Justice Stevens' conclusion that the sovereign may interfere with First Amendment or other rights of privately founded and financed corporations because they are "artificial" creations is not only absent in the Trustees of Dartmouth College decision, but it is contradictory to it.
Founder and our fourth Chief Justice John Marshall wrote:
A corporation is an artificial being, invisible, intangible, and existing only in contemplation of law. Being a creature of law, it possesses only those properties which the charter of its creation confers upon it, either expressly, or as incidental to its very existence. These are such as are supposed best calculated to effect the object for which it was created. Among the most important are immortality, and, if the expression may be allowed, individuality; properties, by which a perpetual succession of many persons are considered the same, and may act as a single individual.
In other words, Justice Marshall's written opinion supports the principle that corporations may act and speak as any individual may, and the opinion notes that legislatures lack the power to take away "vested" rights.
The position that follows from Justice Stevens' must be that First Amendment rights are not vested. That is as dangerous a judicial notion as any I know.
Perhaps an even more radical and equally dangerous statement in the liberals' dissent is that "every corporate activity ... rest[s] entirely in a concession of the sovereign," and therefore could be "comprehensively regulated in the service of the public welfare." As I mentioned earlier, the opinion in Trustees of Dartmouth College makes the clear distinction between private corporations versus public (or civic) corporations such as cities and townships. Justice Stevens' language is pulled from the description of public corporations found in Trustees of Dartmouth College.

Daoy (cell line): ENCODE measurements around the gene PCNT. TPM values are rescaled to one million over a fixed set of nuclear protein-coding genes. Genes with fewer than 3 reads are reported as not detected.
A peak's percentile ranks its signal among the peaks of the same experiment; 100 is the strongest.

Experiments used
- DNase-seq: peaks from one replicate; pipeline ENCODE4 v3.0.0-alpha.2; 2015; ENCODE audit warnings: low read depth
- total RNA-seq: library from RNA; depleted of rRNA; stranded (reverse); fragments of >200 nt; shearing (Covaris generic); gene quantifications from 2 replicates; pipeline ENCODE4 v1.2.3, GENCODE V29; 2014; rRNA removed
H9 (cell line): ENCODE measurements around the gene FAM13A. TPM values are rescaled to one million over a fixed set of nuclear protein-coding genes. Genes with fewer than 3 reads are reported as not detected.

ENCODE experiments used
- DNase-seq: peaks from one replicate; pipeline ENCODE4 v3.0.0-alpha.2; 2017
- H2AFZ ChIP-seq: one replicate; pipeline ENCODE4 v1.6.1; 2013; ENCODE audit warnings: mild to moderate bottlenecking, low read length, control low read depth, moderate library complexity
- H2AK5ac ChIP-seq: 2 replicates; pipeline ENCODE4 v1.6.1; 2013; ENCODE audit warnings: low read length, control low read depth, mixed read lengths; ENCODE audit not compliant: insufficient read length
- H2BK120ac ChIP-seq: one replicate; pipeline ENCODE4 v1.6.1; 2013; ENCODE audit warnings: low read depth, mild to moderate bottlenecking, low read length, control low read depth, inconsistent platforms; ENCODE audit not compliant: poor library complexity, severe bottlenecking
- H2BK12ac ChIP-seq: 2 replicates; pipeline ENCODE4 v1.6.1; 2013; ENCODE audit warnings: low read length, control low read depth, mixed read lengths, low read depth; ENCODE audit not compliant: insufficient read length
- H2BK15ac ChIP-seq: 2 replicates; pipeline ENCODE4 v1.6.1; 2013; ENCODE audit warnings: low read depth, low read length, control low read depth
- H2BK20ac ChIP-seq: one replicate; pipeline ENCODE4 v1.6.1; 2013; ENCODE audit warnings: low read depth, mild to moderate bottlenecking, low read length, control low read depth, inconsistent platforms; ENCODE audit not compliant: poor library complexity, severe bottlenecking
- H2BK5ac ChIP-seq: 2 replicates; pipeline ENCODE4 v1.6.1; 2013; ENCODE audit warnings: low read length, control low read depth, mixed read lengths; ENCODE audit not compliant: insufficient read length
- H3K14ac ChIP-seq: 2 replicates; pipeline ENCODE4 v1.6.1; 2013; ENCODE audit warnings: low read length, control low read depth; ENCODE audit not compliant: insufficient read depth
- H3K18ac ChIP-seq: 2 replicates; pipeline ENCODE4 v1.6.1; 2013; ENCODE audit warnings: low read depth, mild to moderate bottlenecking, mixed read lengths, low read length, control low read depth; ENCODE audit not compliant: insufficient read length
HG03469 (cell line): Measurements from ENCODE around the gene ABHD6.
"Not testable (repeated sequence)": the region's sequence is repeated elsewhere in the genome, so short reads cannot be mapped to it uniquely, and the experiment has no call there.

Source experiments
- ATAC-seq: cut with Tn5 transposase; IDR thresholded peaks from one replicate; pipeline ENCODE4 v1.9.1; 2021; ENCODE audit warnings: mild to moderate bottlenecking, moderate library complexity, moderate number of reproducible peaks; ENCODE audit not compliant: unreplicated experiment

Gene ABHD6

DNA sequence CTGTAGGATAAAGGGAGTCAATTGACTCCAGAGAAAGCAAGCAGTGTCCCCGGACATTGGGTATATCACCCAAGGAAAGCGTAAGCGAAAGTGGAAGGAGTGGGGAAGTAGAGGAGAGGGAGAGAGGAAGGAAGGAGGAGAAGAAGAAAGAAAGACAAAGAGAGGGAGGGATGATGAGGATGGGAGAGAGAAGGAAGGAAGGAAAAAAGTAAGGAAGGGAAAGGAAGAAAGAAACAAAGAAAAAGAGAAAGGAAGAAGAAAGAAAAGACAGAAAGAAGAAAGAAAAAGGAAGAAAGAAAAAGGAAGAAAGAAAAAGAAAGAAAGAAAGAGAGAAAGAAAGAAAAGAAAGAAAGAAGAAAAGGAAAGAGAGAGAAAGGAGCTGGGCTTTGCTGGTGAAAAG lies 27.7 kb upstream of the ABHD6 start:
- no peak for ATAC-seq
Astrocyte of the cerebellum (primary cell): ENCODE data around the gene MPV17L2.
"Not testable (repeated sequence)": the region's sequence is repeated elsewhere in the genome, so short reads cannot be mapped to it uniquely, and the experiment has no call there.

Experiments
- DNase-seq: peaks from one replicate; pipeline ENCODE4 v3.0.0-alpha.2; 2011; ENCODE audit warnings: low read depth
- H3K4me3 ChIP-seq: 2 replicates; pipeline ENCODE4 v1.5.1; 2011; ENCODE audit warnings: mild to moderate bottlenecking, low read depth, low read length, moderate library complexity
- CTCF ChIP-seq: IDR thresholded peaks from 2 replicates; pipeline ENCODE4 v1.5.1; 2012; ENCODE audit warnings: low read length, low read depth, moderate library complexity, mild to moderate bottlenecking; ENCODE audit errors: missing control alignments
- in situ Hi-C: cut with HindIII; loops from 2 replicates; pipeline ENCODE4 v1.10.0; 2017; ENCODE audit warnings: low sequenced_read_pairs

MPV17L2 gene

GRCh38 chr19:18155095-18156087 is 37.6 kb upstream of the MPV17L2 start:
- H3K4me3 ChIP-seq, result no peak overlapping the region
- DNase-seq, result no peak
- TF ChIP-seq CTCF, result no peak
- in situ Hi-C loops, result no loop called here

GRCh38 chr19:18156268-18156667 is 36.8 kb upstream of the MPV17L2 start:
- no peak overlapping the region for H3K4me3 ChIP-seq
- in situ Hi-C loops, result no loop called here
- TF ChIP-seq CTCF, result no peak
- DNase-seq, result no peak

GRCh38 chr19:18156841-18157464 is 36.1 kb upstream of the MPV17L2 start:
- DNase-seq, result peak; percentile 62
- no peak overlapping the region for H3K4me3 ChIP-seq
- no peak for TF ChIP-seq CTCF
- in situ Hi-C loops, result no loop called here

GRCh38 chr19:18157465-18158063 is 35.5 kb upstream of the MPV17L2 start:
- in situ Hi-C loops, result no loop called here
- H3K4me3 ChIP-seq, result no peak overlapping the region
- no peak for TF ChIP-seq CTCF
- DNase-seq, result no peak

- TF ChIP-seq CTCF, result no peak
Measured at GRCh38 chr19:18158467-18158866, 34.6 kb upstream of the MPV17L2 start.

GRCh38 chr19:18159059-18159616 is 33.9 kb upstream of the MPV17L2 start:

I do not know whether Justice Stevens' intent in failing to acknowledge this important distinction between private and public corporations was to influence more than just restrictions on First Amendment rights. The Marshall court makes clear, however, that government may not intrude on private corporations the way it may on public ones, and it must respect the private nature of private corporations even when their purposes may be for the public benefit.
That may be just horribly incompetent lawyering on Justice Stevens' part (although the other three liberal justices signed onto his dissenting opinion).